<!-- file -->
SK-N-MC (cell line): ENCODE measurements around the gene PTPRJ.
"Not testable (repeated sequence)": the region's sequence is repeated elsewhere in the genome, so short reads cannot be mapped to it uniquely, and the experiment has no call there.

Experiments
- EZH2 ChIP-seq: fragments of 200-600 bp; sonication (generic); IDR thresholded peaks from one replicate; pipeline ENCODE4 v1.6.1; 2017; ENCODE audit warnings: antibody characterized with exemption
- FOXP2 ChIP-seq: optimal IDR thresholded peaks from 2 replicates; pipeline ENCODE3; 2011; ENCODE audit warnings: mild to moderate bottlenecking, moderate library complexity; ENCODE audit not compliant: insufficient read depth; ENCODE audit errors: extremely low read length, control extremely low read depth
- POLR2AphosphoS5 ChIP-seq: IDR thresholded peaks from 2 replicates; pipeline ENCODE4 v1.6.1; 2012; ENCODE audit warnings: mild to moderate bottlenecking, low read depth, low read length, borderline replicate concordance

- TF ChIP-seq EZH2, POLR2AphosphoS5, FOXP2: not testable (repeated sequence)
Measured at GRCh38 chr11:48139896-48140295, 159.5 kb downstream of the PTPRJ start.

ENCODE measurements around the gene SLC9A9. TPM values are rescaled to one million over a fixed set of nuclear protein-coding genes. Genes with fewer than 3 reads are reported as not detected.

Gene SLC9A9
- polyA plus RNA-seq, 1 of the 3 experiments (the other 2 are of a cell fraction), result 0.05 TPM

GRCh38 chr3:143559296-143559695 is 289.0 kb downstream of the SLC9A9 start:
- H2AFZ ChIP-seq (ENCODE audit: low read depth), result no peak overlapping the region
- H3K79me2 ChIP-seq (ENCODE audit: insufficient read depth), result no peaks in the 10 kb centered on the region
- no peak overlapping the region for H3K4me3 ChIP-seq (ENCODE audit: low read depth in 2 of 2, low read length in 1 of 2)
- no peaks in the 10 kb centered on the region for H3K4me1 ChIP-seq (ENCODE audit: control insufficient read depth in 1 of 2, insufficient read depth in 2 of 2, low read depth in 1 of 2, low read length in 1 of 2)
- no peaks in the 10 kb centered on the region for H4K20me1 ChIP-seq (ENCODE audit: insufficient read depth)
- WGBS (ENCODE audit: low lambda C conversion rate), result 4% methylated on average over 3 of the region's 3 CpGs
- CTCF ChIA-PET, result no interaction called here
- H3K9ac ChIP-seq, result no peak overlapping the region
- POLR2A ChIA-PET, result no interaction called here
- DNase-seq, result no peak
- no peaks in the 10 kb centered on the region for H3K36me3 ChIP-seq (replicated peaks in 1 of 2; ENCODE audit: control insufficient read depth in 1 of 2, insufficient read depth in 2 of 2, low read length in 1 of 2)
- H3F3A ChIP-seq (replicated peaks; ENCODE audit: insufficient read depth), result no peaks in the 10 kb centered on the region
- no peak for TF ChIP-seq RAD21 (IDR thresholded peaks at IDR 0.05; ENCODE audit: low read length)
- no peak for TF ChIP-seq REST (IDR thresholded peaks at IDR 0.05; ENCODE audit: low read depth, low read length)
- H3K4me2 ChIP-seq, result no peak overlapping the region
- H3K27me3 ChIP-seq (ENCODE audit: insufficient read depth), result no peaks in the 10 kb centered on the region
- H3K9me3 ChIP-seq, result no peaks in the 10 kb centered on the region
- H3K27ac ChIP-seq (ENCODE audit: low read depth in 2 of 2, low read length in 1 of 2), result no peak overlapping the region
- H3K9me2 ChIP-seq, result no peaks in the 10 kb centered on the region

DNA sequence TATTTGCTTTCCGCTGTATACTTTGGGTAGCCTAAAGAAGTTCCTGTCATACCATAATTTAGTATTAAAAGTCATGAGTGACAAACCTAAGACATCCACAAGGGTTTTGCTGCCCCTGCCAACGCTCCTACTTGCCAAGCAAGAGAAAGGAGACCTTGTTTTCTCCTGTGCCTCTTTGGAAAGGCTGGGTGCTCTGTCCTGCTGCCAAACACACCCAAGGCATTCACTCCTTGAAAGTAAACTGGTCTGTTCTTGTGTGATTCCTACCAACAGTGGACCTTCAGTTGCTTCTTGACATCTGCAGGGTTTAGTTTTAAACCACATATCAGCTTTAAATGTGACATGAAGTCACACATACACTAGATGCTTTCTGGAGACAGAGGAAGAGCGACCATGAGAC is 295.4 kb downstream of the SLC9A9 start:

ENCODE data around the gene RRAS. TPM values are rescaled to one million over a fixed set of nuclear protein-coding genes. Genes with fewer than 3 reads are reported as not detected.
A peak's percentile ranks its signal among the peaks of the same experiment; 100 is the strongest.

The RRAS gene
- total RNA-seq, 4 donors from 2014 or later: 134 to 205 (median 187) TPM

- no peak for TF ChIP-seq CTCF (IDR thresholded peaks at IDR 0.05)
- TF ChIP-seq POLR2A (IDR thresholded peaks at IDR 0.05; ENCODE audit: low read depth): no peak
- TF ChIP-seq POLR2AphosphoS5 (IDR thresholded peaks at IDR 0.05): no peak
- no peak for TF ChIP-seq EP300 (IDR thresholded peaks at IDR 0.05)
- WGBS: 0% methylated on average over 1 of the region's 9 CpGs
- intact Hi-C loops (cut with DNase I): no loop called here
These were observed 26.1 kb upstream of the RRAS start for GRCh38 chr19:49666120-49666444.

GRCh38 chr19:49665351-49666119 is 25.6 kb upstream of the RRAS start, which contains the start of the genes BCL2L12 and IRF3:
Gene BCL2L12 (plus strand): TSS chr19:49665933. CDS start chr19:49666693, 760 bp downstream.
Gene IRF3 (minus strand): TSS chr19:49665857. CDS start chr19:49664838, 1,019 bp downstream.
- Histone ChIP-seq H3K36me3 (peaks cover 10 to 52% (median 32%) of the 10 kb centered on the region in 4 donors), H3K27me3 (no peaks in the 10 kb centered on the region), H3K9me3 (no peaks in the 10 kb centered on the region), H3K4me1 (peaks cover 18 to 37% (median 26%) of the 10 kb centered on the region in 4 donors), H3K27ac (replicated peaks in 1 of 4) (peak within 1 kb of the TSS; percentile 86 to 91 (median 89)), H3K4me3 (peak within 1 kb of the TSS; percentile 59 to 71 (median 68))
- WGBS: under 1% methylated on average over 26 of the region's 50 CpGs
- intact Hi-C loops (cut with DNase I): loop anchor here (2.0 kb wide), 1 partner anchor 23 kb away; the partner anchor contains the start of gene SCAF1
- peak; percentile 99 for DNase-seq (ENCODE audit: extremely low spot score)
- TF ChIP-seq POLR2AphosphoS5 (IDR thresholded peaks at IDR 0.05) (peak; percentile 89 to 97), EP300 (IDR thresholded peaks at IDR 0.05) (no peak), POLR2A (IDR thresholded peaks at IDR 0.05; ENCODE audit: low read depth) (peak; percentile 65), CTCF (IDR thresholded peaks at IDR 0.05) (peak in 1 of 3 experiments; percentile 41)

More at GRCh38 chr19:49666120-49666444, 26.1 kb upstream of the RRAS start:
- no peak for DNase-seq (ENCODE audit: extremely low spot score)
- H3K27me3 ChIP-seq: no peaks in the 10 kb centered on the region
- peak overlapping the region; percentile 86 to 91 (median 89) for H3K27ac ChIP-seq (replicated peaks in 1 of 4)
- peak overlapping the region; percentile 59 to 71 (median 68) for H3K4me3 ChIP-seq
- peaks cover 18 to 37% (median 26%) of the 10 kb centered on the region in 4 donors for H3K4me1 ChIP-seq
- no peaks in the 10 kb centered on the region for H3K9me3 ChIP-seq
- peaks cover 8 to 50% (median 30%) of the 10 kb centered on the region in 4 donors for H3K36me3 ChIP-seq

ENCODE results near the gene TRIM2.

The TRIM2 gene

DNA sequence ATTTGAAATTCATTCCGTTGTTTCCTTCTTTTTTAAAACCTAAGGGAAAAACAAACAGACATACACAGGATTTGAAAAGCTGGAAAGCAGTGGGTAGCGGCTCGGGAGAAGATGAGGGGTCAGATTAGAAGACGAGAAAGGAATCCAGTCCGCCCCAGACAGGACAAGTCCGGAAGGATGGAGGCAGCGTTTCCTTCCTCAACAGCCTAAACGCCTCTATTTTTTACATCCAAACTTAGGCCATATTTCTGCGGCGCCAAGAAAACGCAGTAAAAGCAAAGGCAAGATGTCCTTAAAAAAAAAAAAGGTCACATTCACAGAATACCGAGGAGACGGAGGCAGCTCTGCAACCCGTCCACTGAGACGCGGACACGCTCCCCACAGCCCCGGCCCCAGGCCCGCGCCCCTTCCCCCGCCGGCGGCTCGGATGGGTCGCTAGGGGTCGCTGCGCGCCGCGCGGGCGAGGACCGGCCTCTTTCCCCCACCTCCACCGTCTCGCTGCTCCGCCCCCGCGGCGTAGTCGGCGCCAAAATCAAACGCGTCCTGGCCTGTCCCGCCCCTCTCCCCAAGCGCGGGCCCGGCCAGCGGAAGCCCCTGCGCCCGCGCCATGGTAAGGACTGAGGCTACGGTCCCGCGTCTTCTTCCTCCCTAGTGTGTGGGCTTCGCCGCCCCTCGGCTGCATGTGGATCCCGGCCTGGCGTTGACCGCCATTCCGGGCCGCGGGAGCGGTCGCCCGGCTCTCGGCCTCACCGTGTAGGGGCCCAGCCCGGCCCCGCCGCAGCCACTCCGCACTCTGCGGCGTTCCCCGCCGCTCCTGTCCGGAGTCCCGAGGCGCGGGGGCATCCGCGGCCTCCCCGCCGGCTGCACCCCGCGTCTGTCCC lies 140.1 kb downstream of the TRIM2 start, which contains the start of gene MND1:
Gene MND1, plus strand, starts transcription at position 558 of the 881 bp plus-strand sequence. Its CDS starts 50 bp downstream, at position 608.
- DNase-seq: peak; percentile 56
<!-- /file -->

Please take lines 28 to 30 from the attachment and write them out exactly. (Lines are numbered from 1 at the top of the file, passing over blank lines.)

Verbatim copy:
- H3K27me3 ChIP-seq (ENCODE audit: insufficient read depth), result no peaks in the 10 kb centered on the region
- H3K9me3 ChIP-seq, result no peaks in the 10 kb centered on the region
- H3K27ac ChIP-seq (ENCODE audit: low read depth in 2 of 2, low read length in 1 of 2), result no peak overlapping the region